Paul Thomas Anderson’s “The Master”: L. Ron Hubbard Redux

Paul Thomas Anderson’s “The Master”: L. Ron Hubbard Redux

When I was a tween sci-fi reader, L. Ron Hubbard’s Mission Earth dekalogy—Hubbard’s publisher coined that term specifically for the purpose—was impossible to miss. Ten fat volumes totaling 1.2 million words, and for reasons unclear to me, owned by most public libraries in St. Paul, Minnesota.

It’s weird stuff. In L. Ron Hubbard and Scientology, Marco Frenschkowski describes it well: “The satire is not humorous, but biting and harsh, which makes the novels not easy to read…Many of the scenes (especially some sexual encounters) are incredibly grotesque.” I bailed during volume four, when a woman gave a blowjob to a man whose junk had been surgically enhanced and she ended up delightfully bathed in semen. Even at age 12, I was pretty sure that was not how things worked.

The author of that charming scene was the man who founded the religion known as Scientology, bane of psychologists and destroyer of celebrity marriages. Paul Thomas Anderson’s new film The Master, set mostly in 1950, was inspired by Hubbard’s early days, when he was first peddling his “Dianetics” system: a form of self-help that involves an “auditing” process meant to clear the mind of damage caused by traumatic experiences. It was much like conventional psychotherapy…except for the parts about reincarnation, alien cultures, and the psychological basis of cancer.

The Hubbard character is named Lancaster Dodd, played by Philip Seymour Hoffman as a man whose brain is constantly trying to catch up with his charisma. He’s called Master by a number of subjects, including the troubled young WWII vet Freddie Quell. You can’t look away from Joaquin Phoenix’s intensely focused performance as Quell: leaning forward with his chin jutting out, his elbows at uncomfortable angles, and his speech slurred by a defect that swells one side of his upper lip, Phoenix is a whip that’s constantly poised to crack.

Unable to hold a job and addicted to toxic mixes of the kinds of alcohol you’re not supposed to drink, Quell meets Dodd accidentally and finds himself more-or-less-willingly adopted by the Master. Though Dodd is in the business of recruiting any and all new followers, his family can’t understand why he lavishes such attention on the problematic Quell, who puts “the Cause” at risk by stealing from supporters, sexing indiscriminately, and overeagerly abusing Dodd’s dissenters.

Why does Dodd give Quell so many chances? That’s the central question of The Master, which unfolds as a series of exchanges between the two characters. They talk, they fight, they laugh, they wrestle. Quell never seems entirely convinced of the empirical validity of Dodd’s bizarre cosmology, but the Master’s hand is the first power capable of containing Quell’s self-destructive impulses.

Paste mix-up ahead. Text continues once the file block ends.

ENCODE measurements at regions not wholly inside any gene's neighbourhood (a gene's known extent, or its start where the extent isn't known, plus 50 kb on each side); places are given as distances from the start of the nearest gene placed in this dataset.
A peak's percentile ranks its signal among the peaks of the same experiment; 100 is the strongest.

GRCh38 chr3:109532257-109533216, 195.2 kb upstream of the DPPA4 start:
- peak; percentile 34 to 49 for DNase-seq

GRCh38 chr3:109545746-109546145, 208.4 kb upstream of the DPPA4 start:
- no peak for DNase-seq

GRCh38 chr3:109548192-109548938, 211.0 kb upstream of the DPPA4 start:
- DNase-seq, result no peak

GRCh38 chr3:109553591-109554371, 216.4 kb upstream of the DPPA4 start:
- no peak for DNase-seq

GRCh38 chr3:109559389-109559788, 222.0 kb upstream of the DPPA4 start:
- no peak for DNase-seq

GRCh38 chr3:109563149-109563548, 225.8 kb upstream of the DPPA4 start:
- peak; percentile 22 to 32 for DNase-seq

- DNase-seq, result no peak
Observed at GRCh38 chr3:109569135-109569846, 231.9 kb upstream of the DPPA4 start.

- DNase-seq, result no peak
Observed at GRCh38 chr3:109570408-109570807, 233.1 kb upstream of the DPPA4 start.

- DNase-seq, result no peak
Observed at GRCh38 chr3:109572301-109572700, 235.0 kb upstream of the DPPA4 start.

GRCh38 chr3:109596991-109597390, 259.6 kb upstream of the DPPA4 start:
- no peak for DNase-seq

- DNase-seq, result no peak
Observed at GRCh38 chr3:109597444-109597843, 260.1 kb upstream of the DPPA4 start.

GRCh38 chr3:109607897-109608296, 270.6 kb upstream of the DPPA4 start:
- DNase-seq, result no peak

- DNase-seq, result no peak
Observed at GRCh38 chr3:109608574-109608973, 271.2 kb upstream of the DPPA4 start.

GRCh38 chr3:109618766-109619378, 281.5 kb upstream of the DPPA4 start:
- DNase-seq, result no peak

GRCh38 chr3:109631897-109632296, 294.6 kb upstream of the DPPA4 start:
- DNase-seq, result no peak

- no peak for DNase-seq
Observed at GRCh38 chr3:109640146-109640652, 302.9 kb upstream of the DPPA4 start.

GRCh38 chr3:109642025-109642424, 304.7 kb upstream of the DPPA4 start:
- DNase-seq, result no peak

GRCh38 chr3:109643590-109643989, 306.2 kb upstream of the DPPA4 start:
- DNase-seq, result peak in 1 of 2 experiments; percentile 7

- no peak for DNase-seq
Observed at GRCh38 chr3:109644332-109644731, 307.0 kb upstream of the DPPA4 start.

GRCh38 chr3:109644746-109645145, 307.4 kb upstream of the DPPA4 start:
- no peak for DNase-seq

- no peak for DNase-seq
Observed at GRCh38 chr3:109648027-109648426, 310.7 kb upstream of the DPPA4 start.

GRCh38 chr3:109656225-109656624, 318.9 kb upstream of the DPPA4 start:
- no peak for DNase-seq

The relationship between the two approaches homoeroticism asymptotically, but by the end we realize that for Anderson, it doesn’t really matter whether or not the Master wants Quell’s body: what matters is who controls Quell’s mind. All the relationships in this movie are about power and control—the relationship between the two men, the relationship between Quell and his hometown sweetheart, the relationship between Dodd and his wife (a fiery Amy Adams), and even a hook-up between Quell and a girl he meets in a bar. Once they’re having sex, the first thing Quell does with the girl is to initiate a Cause-style psychological audit, which so absorbs him that he only belatedly realizes the sex has stopped.

The Master is a consistently compelling film, but it’s also a challenging film, and one that will frustrate many viewers. The plot is episodic and open-ended, and many questions remain unanswered. There are no heroes or villains, and Anderson doesn’t provide any tidy theories explaining what makes his characters click. (By way of contrast, consider Phoenix’s Johnny Cash biopic Walk the Line, where Cash’s relationship with his father was presented as the one and only key to understanding the singer’s life.) We’re simply shown two men locked in a psychological wrestling match, with no referee and no timer.

In one scene, Dodd tells his protégé that if he ever learns to live without a master, he’ll be the first man in the history of the world to accomplish such a thing. But can one be one’s own master? I’m trying, and presumably you are too, but we always have other options available. It’s now been almost 25 years since I mailed a single postage-paid information request card that I found tucked in one of the Hubbard books, and I still receive occasional mailings from the Church of Scientology. Whenever I’m ready, the Master awaits.

Jay Gabler